NETHERLANDS – Alternative protein company Enough has broken new ground on the construction of its “first of its kind” protein factory, touted as the world’s largest non-animal protein farm.
The factory to be built in 2022 will have an initial capacity to produce 10,000 metric tons of mycoprotein per annum, the equivalent of more than five cow’s worth of protein every hour.
The 15,000 square meter facility is co-located alongside the Cargill facility in Sas van Gent in the Netherlands and is expected to initially create 25 new jobs.
The company expects its headcount to double as it plans to expand capacity to more than 50,000 metric tons of capacity by 2027.
Meanwhile, the food-tech company notes that its location and collaboration with Cargill will ensure the most efficient feed source, as well as supporting zero-waste advantages of Enough’s product.
“Demand for non-animal protein is forecast to grow at 15,000 metric per day for the next 5,000 days,” highlights Jim Laird, CEO of Enough.
“Enough uses scalable technology to contribute towards this protein transition, and work with customers who share our hunger and passion for great tasting products that taste as good as and cost not more than the animal alternative.”
Enough produces mycoprotein, branded as Abunda, by fermenting fungi using renewable feedstock- a process that is said to be scalable with any locally grown feedstock.
Using fermentation to meet future food protein needs is already widely recognized as being the most effective solution to feed a growing planet.
Over the last year, the process has been trialed by other industry players to convert industrial carbon dioxide emissions into high-grade proteins for human and animal consumption.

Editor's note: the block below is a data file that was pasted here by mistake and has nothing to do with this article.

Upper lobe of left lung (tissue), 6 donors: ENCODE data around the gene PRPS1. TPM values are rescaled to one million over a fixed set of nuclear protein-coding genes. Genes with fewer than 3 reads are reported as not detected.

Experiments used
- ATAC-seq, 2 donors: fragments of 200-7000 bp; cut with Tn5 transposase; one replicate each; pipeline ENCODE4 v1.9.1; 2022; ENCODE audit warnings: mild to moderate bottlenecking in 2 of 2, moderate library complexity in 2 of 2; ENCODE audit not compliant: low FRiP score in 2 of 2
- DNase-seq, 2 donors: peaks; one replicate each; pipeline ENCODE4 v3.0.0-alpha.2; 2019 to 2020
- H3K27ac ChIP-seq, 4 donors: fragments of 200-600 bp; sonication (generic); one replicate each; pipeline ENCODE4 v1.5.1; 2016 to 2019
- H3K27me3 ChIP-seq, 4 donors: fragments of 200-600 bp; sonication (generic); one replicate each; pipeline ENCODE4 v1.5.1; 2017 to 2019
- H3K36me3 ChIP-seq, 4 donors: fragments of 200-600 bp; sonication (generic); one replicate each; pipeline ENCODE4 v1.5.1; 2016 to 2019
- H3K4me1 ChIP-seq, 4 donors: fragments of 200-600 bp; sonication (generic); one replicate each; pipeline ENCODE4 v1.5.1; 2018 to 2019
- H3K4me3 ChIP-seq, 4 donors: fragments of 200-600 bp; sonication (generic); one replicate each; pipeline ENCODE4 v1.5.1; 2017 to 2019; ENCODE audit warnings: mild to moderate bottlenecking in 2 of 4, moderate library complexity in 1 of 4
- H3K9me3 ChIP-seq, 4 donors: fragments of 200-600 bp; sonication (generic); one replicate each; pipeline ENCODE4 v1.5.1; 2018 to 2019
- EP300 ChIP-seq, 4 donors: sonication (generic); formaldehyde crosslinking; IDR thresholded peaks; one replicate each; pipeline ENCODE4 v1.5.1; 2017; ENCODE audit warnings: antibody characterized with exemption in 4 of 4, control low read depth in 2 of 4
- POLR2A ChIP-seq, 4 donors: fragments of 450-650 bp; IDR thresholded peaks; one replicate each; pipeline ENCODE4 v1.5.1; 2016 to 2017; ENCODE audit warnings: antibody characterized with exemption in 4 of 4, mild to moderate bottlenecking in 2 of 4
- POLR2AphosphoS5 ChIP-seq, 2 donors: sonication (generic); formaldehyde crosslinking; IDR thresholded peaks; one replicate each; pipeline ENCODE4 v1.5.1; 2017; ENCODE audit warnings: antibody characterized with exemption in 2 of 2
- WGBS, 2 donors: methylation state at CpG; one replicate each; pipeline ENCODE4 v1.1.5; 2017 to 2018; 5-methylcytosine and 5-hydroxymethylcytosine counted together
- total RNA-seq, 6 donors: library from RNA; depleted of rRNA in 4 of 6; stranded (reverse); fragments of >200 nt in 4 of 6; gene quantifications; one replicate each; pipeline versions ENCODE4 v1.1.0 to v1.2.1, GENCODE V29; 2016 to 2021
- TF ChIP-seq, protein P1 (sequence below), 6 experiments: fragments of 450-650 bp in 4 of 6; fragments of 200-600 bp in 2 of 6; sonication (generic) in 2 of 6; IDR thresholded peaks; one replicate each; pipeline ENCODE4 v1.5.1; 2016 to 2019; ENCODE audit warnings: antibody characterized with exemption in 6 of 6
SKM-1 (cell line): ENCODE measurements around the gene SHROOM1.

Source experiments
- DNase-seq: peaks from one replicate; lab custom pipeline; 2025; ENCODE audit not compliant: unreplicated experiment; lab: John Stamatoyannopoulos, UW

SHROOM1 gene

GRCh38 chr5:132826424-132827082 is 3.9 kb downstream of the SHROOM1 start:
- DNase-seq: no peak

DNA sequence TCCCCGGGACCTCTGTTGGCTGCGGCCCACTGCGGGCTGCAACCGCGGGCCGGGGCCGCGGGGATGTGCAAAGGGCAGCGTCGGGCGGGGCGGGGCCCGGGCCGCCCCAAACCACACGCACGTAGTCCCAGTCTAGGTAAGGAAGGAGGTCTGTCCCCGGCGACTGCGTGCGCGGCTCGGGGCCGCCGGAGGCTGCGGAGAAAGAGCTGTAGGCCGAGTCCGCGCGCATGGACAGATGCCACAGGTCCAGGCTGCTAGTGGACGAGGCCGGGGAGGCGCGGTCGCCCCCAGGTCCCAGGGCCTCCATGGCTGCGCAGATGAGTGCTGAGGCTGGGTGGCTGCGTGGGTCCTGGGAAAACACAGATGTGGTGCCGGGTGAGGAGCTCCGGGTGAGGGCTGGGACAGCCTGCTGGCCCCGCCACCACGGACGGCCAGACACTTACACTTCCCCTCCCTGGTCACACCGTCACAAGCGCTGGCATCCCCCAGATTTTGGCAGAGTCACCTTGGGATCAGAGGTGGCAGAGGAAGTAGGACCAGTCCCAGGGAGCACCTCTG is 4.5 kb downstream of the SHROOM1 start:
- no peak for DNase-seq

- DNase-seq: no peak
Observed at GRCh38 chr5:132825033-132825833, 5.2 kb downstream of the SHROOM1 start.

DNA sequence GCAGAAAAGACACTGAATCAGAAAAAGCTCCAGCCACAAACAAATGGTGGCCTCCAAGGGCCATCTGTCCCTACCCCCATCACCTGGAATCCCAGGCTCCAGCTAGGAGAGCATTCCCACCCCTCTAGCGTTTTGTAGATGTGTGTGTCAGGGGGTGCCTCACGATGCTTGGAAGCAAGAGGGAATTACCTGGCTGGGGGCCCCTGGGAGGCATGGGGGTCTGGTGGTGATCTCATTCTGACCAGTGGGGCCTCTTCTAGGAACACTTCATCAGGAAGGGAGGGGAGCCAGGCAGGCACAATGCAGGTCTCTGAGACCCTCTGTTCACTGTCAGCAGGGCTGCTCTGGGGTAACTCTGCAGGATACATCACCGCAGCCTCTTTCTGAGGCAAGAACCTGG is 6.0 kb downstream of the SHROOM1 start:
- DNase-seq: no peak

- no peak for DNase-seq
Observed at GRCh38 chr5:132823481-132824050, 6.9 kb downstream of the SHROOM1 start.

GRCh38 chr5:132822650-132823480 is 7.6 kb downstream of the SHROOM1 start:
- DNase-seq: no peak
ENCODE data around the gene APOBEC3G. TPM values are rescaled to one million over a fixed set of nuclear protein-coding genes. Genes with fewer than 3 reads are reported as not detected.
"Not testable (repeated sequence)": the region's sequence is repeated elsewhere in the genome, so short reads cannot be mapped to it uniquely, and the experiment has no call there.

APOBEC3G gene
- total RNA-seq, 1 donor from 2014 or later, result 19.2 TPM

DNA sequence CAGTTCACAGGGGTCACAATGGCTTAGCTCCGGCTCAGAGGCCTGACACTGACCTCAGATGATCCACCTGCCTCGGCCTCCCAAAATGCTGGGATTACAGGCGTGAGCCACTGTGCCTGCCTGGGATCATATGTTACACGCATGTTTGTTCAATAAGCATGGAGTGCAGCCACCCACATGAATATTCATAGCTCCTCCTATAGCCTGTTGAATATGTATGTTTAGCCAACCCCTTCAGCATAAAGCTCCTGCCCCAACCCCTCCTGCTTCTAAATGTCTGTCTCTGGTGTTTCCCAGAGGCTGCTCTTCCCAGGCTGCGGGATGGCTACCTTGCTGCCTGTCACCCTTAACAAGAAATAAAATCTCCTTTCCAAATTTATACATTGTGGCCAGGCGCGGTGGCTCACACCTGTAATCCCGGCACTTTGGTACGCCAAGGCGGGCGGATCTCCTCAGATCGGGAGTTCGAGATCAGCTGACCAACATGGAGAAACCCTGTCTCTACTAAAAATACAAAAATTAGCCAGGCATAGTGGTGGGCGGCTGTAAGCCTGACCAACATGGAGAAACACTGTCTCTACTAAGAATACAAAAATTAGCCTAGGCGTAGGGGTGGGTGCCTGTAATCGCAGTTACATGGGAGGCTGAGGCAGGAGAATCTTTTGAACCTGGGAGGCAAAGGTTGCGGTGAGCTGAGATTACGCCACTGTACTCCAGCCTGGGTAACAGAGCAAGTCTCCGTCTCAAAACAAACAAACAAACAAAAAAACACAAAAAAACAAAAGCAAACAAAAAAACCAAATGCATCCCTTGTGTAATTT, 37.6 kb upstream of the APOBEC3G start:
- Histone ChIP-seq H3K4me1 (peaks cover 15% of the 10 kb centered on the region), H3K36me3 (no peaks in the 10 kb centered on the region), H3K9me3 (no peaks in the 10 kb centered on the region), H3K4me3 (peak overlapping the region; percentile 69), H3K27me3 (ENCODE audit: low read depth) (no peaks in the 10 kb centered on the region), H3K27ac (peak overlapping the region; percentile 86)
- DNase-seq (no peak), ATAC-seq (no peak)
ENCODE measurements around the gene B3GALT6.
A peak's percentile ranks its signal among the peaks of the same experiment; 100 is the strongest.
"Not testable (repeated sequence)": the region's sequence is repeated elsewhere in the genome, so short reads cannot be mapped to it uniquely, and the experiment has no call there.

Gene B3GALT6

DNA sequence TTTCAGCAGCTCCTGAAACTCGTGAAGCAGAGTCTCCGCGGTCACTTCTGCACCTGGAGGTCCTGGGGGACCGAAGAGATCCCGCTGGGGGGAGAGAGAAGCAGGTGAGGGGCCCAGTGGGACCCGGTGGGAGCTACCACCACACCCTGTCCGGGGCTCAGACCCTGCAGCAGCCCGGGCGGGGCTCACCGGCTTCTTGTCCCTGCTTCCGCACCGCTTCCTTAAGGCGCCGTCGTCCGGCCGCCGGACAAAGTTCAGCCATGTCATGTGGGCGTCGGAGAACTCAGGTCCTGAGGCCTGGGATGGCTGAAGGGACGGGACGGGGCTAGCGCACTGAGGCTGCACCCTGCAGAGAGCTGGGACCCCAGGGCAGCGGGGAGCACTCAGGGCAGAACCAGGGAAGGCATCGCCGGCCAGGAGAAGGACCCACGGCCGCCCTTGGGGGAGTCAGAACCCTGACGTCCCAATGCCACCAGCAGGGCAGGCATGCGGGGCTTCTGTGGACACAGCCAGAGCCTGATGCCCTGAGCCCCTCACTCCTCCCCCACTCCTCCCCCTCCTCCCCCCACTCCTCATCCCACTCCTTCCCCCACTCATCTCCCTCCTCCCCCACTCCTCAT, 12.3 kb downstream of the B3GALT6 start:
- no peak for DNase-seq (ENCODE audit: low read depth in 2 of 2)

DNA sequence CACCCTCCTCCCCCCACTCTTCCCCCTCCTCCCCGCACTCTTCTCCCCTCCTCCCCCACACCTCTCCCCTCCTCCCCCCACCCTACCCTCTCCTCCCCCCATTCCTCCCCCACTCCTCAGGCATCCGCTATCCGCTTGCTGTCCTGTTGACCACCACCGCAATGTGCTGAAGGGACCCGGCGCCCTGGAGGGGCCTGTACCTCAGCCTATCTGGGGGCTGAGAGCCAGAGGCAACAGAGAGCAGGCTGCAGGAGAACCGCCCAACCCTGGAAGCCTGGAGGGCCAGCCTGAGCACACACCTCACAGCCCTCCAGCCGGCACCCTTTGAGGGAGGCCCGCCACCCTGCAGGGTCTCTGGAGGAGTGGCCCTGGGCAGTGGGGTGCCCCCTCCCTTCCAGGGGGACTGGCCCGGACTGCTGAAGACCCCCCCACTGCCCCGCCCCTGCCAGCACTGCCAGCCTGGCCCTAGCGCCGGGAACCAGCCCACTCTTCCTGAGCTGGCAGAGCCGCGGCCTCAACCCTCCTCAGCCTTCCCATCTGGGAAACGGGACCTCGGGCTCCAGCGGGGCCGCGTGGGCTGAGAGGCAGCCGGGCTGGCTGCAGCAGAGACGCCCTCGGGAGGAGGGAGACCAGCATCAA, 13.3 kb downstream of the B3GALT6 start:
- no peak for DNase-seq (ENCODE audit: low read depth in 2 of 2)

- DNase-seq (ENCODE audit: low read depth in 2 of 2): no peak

Its potential to produce sustainable food for millions of the world’s population has caught the interest f the European Union making it one of 11 Flagship projects which have support from the circular Bio-Based Europe Joint Undertaking (BBI JU).
According to Food Ingredients First, the Enough project has received €16.9 million (US$19.8 million) funding from BBI JU as part of project Plenitude, which involves partners from the full food value chain.
With the future of food being closely tied to alternative proteins, the food-tech specialist plans to extend beyond Europe with a growth over 1 million metric tons by 2032.
This is the equivalent of replacing 5 million cows and over 1.2 billion chickens, reducing more than six million metric tons of carbon emissions or the equivalent of planting over 30 million trees, it notes.
Liked this article? Subscribe to Food Business Africa News, our regular email newsletters with the latest news insights from Africa and the World’s food and agro industry. SUBSCRIBE HERE